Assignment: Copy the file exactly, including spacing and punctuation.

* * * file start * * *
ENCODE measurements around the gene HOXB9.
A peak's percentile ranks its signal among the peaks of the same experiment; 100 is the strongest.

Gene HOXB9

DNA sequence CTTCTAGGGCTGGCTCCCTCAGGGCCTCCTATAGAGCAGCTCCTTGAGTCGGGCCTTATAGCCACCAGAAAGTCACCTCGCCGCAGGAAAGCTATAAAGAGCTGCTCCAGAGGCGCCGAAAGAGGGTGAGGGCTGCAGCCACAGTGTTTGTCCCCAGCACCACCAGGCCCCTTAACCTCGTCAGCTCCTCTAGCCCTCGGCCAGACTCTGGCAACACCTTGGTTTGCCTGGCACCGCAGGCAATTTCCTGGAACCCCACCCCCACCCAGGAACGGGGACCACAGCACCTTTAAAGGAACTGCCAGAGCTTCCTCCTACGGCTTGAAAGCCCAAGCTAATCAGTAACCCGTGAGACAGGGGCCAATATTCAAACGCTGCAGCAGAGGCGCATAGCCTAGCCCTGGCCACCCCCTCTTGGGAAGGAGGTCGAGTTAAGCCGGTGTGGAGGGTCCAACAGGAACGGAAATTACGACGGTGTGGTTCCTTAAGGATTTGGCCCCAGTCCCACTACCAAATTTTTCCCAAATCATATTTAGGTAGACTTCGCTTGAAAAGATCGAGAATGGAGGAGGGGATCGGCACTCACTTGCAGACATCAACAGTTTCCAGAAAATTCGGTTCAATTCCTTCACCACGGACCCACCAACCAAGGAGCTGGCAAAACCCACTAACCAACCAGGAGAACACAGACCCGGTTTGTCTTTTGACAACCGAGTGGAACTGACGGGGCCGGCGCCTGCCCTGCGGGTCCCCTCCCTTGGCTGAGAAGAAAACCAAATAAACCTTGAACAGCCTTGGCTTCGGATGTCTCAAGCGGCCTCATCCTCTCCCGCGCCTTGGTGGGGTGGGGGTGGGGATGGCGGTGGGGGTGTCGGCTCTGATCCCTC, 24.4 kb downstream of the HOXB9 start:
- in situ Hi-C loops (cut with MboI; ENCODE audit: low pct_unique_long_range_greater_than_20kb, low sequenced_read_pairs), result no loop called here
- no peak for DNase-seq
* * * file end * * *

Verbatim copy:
ENCODE measurements around the gene HOXB9.
A peak's percentile ranks its signal among the peaks of the same experiment; 100 is the strongest.

Gene HOXB9

DNA sequence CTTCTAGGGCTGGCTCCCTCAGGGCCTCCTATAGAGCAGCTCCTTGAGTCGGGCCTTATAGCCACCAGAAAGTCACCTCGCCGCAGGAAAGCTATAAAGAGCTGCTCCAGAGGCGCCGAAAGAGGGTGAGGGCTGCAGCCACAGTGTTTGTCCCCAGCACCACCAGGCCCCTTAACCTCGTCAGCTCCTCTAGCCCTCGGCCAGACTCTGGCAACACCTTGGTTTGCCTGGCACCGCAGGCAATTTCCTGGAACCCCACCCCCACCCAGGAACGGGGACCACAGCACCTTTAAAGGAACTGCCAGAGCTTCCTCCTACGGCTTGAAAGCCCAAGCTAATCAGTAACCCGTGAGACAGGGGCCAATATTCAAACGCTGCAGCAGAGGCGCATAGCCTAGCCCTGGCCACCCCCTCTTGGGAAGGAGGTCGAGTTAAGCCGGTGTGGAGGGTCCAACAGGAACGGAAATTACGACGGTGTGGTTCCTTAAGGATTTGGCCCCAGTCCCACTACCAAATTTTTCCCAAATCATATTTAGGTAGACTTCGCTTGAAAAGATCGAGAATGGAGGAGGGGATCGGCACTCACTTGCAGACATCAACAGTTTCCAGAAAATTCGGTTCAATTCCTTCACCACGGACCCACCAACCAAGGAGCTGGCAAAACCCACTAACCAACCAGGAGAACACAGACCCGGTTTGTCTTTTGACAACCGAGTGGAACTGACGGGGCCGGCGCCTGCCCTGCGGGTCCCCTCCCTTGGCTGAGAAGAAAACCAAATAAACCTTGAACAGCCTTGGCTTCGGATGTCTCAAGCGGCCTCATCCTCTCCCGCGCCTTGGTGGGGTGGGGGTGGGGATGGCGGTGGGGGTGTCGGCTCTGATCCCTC, 24.4 kb downstream of the HOXB9 start:
- in situ Hi-C loops (cut with MboI; ENCODE audit: low pct_unique_long_range_greater_than_20kb, low sequenced_read_pairs), result no loop called here
- no peak for DNase-seq